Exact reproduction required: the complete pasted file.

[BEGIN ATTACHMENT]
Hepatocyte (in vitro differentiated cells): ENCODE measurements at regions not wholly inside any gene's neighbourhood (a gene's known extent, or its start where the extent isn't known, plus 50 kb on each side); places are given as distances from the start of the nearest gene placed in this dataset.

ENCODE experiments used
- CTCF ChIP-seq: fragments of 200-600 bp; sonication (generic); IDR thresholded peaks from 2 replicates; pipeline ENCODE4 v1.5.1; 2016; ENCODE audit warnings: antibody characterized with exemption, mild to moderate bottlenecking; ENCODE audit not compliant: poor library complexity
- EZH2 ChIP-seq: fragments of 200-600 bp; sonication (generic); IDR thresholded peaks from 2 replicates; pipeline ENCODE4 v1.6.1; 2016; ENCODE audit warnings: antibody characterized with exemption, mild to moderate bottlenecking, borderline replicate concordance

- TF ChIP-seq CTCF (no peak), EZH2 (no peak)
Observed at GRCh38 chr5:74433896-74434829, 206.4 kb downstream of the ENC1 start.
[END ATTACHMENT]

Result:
Hepatocyte (in vitro differentiated cells): ENCODE measurements at regions not wholly inside any gene's neighbourhood (a gene's known extent, or its start where the extent isn't known, plus 50 kb on each side); places are given as distances from the start of the nearest gene placed in this dataset.

ENCODE experiments used
- CTCF ChIP-seq: fragments of 200-600 bp; sonication (generic); IDR thresholded peaks from 2 replicates; pipeline ENCODE4 v1.5.1; 2016; ENCODE audit warnings: antibody characterized with exemption, mild to moderate bottlenecking; ENCODE audit not compliant: poor library complexity
- EZH2 ChIP-seq: fragments of 200-600 bp; sonication (generic); IDR thresholded peaks from 2 replicates; pipeline ENCODE4 v1.6.1; 2016; ENCODE audit warnings: antibody characterized with exemption, mild to moderate bottlenecking, borderline replicate concordance

- TF ChIP-seq CTCF (no peak), EZH2 (no peak)
Observed at GRCh38 chr5:74433896-74434829, 206.4 kb downstream of the ENC1 start.